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Cape Breton Highlanders Collection
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- Textual record
- Graphic material
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- Cape Breton Highlanders
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0.63 meters of textual records and other materials.
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The Cape Breton Highlanders have a long and proud history of serving Canada dating back to their initial formation in 1871 as the Victoria Provisional Battalion of Infantry. Authorized on October 13, 1871, the unit consisted of four companies from Baddeck, Middle River, and Grand Narrows that was led by Captain William Bingham. The unit would receive several name changes and by 1900 was known as the 94th Victoria Regiment “Argyll Highlanders.”
With the outbreak of war in 1914, men of the 94th were placed on active duty around Cape Breton. In 1915, Captain Allison Borden raised the 85th Battalion, Nova Scotia Highlanders later followed by the 185th Battalion, Cape Breton Highlanders as well as the 193rd and 219th battalions. The 185th did not see direct action during the was as they were part of the 5th Canadian Division which was primarily reserves. Many men of the battalion would transfer out to fight with many going into the 85th (Nova Scotia Highlanders).
Following the war in 1920, the Cape Breton Highlanders perpetuated the 85th, 185th and 94th as a reserve battalion. In 1931 with approval from King George V, the Cape Breton Highlanders were designated as a non-permanent active militia and allied with the Cheshire Regiment of the British Army. In 1932, unit headquarters was moved from Baddeck to Sydney and in 1937, new companies were established: HQ Company (Sydney), A Company (Baddeck), B Company (Sydney), C Company (New Waterford), and D Company (Glace Bay).
Once again, the Cape Breton Highlanders were called to active service in 1939 with war in Europe. The unit spent time training in Canada between various locations before being sent overseas to England in 1941 where they would train until November 1943 when the unit would be sent into Italy to begin combat. The Cape Breton Highlanders served in Italy between November 1943 and March 1945 as part of the 5th Canadian Armoured Division in the 11th Infantry Brigade alongside the Perth Regiment of Canada and the Irish Regiment of Canada. The unit saw intense fighting throughout the Italian Campaign and saw action at locations such as Ortona, Arielli River (“Valley of Death”), Cassino, Melfa River, Montecchio, and Coriano Ridge among others. In March 1945, the unit began moving towards Holland where they would spend the remained of the war and conclude the fighting with the battle at Delfzijl from April 30 to May 4, 1945. The Cape Breton Highlanders remained in Holland until being returned to Canada in January 1945.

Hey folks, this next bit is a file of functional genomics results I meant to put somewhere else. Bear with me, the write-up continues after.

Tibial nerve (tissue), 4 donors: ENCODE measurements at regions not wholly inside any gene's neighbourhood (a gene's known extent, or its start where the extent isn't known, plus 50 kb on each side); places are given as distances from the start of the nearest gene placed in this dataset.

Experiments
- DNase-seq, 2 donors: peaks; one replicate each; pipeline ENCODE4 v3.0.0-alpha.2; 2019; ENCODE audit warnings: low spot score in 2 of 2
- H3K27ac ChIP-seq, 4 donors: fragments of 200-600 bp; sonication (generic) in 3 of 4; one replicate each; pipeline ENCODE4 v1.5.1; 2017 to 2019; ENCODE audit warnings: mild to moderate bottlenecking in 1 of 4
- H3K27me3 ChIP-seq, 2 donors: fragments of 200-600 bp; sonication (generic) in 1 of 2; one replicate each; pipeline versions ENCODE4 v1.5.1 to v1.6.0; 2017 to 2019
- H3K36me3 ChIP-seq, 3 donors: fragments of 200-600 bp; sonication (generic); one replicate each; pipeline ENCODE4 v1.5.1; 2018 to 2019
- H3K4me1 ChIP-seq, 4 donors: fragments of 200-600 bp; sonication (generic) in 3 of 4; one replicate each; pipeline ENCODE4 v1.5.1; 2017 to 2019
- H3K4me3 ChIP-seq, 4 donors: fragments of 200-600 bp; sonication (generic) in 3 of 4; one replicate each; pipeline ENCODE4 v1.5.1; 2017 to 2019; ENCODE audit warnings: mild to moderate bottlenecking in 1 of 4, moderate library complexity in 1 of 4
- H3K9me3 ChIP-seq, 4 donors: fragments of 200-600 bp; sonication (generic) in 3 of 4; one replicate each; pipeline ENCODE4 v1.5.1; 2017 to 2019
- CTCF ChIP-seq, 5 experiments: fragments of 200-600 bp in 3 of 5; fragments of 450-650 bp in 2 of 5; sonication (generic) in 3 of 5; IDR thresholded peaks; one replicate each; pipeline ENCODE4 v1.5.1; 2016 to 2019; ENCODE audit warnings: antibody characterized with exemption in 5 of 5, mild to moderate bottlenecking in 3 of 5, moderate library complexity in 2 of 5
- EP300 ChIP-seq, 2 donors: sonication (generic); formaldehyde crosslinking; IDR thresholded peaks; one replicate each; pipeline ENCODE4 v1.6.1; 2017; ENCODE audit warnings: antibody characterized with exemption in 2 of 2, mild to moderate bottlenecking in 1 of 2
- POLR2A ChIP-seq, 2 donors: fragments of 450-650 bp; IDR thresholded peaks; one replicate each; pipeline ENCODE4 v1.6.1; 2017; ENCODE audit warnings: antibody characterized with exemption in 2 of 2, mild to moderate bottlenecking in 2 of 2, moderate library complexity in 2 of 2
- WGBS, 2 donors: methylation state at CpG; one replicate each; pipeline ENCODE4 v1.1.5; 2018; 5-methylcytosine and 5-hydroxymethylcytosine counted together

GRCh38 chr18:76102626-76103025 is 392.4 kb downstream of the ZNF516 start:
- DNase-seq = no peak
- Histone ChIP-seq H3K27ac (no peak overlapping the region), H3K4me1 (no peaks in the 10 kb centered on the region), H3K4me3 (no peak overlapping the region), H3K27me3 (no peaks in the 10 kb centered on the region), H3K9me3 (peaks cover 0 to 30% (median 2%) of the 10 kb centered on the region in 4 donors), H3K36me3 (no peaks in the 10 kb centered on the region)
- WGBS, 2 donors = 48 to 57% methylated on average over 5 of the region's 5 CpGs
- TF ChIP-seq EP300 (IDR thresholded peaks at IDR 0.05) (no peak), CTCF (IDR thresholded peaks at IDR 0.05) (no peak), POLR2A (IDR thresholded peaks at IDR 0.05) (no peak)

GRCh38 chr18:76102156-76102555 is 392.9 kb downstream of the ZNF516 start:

The Cape Breton Highlanders unit was officially demobilized in February 1945 and assumed the title of The 2nd (Reserve) Battalion. In 1954, the unit was amalgamated with other Nova Scotia units and renamed the 2nd Battalion, Nova Scotia Highlanders with the named adapted to 2nd Battalion Nova Scotia Highlanders (Cape Breton) in 1955. The unit would also receive new colours in 1959.
In modern times, The Cape Breton Highlanders served in the war in Afghanistan between 2002 and 2014. In 2011, the unit saw their true name, The Cape Breton Highlanders, restored. The unit received new colours in October 2021 as part of celebrations for their 150th anniversary and saw Afghanistan added to their battle honours.
The collection is an amalgamation of multiple donations including, the Cape Breton Highlanders Association, Charles MacDonald, Ralph Davies, Mark Johnstone, and Glen MacNeil.
Scope and content
Collection consists of records related to the Cape Breton Highlanders including documentation spanning a century of service. Various iterations of the unit are included beginning with the 94th Victoria Regiment "Argyll Highlanders," 185th Overseas Battalion Cape Breton Highlanders, Cape Breton Highlanders (World War II), 2nd Battalion, Nova Scotia Highlanders (Cape Breton Highlanders) as well as records of the Cape Breton Highlanders Association. The records focus heavily on activity during World War 2 and post-war service by members of the Association.
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The majority of the records were donated by Charles 'Sharkey' MacDonald and include paper belonging to his friend Ralph Davies.